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When it came to Auburn tradition, Jack Meagher was a little green.

I call Chappy’s Deli, ask for Housel.

“Hello, Jeremy, what do you need?”

“Green jerseys.”

He gives me the spiel from the book. I press on.

“But do you know what year? Just seems to me that would be a big enough deal to be noted, recorded, remembered, rebuked.”

Housel: “You should talk to David Rosenblatt.”

Rosenblatt: “You should talk to David Housel.”

I hang up from the Davids—Housel the former sports information and Athletic Director, Rosenblatt the former director of the athletic museum, who says something to the effect that there may have been a green jersey on display there once, but you know, maybe it was a replica (you’re right, it is strange there’s no year listed), and maybe there was video with Meagher’s Marauders talking about it somewhere–doubtful that whatever truth there is to the whole green jersey thing actually includes actual Auburn players actually taking the field in actual green jerseys for an entire season. The only other thing out there is this echo from Housel’s 2006 lecture on the history of Auburn football:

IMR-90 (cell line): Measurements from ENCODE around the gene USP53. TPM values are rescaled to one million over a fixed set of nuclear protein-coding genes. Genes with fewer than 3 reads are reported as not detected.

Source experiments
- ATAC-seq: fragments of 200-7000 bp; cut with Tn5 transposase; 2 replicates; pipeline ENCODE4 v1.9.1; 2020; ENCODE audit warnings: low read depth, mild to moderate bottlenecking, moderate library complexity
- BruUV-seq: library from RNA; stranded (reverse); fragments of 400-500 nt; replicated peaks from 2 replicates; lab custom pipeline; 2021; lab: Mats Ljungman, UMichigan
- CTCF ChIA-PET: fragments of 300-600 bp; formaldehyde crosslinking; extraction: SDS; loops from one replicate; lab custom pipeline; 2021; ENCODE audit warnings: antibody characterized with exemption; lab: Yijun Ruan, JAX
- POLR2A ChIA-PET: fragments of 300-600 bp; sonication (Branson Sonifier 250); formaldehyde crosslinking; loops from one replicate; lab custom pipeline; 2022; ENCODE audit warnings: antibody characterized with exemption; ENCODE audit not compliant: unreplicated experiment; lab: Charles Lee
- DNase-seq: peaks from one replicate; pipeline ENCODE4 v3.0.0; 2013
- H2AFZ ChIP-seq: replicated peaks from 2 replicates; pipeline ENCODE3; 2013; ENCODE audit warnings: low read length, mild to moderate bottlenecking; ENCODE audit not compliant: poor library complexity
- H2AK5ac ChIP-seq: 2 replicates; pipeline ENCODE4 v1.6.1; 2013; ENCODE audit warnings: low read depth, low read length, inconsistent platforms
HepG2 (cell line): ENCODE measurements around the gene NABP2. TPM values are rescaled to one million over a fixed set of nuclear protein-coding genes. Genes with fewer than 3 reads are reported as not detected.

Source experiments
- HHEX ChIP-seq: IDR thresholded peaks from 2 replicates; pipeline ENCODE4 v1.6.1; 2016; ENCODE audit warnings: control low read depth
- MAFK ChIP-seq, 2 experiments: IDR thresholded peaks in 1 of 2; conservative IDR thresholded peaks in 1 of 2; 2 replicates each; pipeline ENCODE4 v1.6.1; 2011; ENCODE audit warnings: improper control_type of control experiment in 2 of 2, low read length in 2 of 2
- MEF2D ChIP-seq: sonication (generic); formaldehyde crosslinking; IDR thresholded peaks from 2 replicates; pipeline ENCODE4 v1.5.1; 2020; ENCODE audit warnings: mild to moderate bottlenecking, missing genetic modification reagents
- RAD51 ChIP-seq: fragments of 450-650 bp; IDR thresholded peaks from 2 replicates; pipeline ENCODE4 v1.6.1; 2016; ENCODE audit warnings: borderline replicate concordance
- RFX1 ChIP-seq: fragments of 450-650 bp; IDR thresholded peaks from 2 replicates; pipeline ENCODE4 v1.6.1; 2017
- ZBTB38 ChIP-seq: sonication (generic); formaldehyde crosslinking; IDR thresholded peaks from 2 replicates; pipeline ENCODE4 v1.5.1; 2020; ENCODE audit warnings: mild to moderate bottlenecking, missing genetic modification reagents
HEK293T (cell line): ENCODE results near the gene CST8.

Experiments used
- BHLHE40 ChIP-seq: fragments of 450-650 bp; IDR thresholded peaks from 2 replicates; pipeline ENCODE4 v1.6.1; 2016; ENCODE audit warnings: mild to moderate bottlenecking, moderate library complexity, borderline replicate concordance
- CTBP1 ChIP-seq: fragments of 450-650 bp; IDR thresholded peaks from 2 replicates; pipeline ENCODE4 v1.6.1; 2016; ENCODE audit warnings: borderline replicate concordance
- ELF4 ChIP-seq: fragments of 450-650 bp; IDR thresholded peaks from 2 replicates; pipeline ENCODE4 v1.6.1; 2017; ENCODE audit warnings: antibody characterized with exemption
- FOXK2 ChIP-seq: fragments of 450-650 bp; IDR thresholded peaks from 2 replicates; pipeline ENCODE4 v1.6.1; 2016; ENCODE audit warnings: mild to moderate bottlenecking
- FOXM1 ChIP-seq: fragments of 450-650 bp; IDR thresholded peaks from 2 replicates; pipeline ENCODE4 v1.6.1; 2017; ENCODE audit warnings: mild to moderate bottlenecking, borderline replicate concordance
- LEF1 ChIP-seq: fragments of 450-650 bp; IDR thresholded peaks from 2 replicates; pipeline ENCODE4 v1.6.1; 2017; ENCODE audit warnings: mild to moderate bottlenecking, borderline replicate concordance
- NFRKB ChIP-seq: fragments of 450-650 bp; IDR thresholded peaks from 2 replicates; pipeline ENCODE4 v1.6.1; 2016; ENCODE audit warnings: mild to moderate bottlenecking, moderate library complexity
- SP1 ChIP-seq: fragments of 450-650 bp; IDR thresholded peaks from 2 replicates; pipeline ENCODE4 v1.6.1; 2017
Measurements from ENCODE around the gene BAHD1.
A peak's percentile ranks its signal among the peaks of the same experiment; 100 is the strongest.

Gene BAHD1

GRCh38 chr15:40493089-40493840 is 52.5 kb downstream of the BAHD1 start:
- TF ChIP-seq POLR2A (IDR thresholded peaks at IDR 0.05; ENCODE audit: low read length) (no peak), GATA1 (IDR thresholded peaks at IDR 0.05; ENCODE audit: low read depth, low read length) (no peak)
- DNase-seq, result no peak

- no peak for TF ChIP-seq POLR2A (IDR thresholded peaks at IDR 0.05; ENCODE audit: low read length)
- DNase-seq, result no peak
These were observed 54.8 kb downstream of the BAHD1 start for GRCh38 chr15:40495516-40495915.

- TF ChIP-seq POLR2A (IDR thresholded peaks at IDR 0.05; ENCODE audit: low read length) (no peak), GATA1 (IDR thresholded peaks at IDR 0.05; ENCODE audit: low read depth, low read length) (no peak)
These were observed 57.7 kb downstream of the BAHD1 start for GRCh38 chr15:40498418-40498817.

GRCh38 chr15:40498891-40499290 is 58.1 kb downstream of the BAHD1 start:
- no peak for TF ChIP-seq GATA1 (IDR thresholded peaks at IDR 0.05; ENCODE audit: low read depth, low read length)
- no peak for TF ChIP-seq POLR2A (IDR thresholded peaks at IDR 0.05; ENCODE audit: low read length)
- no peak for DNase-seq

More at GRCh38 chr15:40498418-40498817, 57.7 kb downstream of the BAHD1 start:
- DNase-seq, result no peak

“But Coach Meagher also had Auburn wear green jerseys one year. All the Notre Dame guys played each other. And they talk about wearing blue jerseys, white jerseys, orange jerseys – he wanted to show his Notre Dame coaching buddies [that] by God, he had the best tie to Notre Dame, his team was wearing green jerseys. So Auburn wore green jerseys one year. How many of you knew that? One person: my wife; well, two: Dave Rosenblatt. Worked its way through.”

But what worked its way through? And how? And why? My theory: Maybe there had been talk of it. Maybe one was even made, a mockup (and maybe ended up at Auburn’s athletic museum). Maybe Meagher really wanted them, but the idea was shot down. This was my theory.

If only there was a quote that could prove it from a random 1986 Plainsman interview with Babe McGehee, that old player from the 30s whose awesome name you run into everywhere when you start researching Auburn stuff…

“In 1939… at one time, Meagher brought out green uniforms with orange stripes and numbers. ‘We didn’t wear those too much,’ McGehee said, ‘The team objected.’”